There are words that I learned at one point, but, because they don't come up very often, whose meaning I tend to forget, so that every few years, when they do come up, I have to look up. "Defenestration" is one, and "demiurge" is another. Maybe this story will permanently imbed "demiurge" in my porous brain.
This story, three pages long, consists of two messages, each sent by a member of a survey team from a Galactic Empire back to HQ; this team is examining our solar system, during a time when Earthlings have colonized the entire system and are preparing to travel to the stars. One of the messages laments that the Terrans have become slaves to their Machines, and requests permission to liberate the Earth people by destroying all the Machines. The second message is from a dissenting member of the survey team. He asserts that those his comrades believe to be Machines are in fact the native Terrans, and those they wish to liberate the true Machines. This mistake has been made because the Galactic Empire itself is populated by Machines, created by a race long extinct, a fact forgotten for millennia and only now evident because the Empire has stumbled upon true living beings for the first time in recorded history. The revelation that the citizens of the Empire are not natural entities, but artificial constructions of an earlier natural race, will cause an inferiority complex that will shake the Empire's foundations.
Pretty good. "The Demi-Urge" first appeared in the June issue of Amazing and is now available at Gutenberg.org.
Utopias and utopianism are common topics in science fiction--during the life of this blog I have read stories by Theodore Sturgeon and Edgar Pangborn which present utopias, as well as stories by Clare Winger Harris, R. A. Lafferty, and Tanith Lee that express skepticism of utopianism. I was intrigued by the title of this three-page story, curious to see how Disch would engage with the idea of Utopia in this short format.
I was a little disappointed; this is an entertaining story, but little more than a twist-ending thriller kind of thing. The planet of New Katanga (the name is a clue to what is going on), called "Utopia" by its inhabitants, has great wealth, because it exports the finest fleece in the galaxy. Due to a secret process, the "gobblers" raised on New Katanga have much better fleece than gobblers raised on other planets. This monopoly produces enough money for the Utopians to live lives of ease, dining on the finest cuisine in the galaxy, surrounded by beautiful architecture.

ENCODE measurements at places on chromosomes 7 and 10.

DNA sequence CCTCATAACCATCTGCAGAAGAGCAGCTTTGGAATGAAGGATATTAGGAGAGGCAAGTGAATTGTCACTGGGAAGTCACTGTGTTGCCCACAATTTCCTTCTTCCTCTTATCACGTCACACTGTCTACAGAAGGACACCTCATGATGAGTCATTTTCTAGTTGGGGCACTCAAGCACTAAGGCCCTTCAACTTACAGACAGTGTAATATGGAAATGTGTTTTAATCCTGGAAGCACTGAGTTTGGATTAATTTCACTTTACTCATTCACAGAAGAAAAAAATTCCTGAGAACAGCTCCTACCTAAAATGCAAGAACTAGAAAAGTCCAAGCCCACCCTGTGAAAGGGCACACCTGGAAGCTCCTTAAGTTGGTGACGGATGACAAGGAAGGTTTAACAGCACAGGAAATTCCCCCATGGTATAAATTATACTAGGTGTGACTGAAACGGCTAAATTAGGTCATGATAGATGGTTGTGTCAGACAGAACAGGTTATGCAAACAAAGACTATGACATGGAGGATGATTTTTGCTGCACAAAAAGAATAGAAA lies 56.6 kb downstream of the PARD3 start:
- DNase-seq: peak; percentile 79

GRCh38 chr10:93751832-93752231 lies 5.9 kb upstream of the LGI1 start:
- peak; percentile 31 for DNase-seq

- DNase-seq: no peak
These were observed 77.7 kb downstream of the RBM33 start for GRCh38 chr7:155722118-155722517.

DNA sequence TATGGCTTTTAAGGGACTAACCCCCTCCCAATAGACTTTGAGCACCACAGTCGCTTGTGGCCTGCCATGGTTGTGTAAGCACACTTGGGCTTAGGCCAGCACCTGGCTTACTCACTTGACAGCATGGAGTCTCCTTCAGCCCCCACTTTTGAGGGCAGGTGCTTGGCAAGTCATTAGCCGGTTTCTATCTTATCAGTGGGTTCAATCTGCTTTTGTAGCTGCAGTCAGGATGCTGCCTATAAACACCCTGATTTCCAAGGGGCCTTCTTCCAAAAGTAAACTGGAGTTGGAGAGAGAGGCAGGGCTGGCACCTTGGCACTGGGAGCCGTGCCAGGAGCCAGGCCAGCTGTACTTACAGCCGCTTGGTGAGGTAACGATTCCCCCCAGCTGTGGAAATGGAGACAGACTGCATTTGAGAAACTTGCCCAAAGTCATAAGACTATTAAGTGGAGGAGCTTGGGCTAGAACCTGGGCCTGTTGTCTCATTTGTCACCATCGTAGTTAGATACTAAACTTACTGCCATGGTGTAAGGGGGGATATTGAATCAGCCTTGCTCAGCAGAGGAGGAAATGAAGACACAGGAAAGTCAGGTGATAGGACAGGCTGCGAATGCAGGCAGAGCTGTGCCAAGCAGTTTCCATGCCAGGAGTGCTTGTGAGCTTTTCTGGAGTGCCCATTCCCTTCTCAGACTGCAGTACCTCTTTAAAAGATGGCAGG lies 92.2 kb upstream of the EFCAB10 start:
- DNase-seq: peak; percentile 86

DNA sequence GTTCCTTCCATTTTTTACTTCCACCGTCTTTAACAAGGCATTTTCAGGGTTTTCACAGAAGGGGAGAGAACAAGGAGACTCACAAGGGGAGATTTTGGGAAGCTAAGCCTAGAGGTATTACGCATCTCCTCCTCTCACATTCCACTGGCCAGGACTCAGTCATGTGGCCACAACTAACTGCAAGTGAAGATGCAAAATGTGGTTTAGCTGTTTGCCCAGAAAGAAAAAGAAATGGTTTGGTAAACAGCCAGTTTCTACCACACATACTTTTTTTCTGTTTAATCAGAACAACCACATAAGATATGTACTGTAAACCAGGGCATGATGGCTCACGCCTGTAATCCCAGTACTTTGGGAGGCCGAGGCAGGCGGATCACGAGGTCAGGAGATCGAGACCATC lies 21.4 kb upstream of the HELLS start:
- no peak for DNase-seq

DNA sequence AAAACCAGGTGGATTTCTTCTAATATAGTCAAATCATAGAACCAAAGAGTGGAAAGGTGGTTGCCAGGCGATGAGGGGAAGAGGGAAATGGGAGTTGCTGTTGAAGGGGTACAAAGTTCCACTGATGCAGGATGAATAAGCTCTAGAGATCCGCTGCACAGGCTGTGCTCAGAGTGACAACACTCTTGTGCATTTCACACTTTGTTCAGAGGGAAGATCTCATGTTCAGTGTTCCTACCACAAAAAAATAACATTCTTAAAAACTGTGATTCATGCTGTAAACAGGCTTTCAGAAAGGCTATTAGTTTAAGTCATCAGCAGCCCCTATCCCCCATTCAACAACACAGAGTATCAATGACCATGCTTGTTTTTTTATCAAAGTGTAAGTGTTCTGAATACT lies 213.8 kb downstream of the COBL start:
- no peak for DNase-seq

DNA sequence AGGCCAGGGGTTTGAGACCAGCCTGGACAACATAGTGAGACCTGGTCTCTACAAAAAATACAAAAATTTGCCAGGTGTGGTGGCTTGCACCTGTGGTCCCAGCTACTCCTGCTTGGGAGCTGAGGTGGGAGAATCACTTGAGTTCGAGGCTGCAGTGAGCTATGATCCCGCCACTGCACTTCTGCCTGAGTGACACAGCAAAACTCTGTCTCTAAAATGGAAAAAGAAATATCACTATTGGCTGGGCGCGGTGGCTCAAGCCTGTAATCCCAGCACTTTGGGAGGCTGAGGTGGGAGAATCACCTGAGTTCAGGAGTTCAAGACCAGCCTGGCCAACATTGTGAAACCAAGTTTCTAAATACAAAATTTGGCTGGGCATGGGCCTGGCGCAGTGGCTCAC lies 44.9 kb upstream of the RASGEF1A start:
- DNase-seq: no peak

The overt theme of the story is voiced by a tourist visiting the planet, who declares that a utopia is impossible: "'There's always a fly in the ointment...Injustice is a part of human nature. A society can't do without it.'" This is the kind of pessimism we have every right to expect from the author of 334! Despite his skepticism, the tourist is enjoying his visit, and jumps at the chance to become a citizen of New Katanga. Then it is revealed how the Utopians produce such fine gobbler fleece--immigrants are fed alive to the gobblers! It is a diet of human flesh which makes the gobbler fleece of New Katanga so fine. The evil behind New Katanga is made explicit when we (and the tourist) discover that the gobblers are fed in a Roman-style arena, before rapt crowds of spectators.
Presumably this is yet another literary attack on successful businesspeople; the Katangans make their profits and finance their high lifestyle through monopoly and murder. It also reminded me of the dream sequence in Thomas Mann's The Magic Mountain, in which scenes of a utopia are followed by a vision of human sacrifice.
An acceptable entertainment. "Utopia? Never!" first appeared in Amazing's August issue.
A pretty good selection; 1963 was evidently a good year for Disch and his fans. "The Return of the Medusae" and "The Demi-Urge," in particular, are models of good "short-shorts;" they offer striking ideas and are imbued with emotional content and psychological insight. "Final Audit" and "Utopia? Never!" are well-put-together and entertaining. As for "The Princess' Carillon," well, you can't win them all.
More stories from One Hundred and Two H-Bombs in our next episode!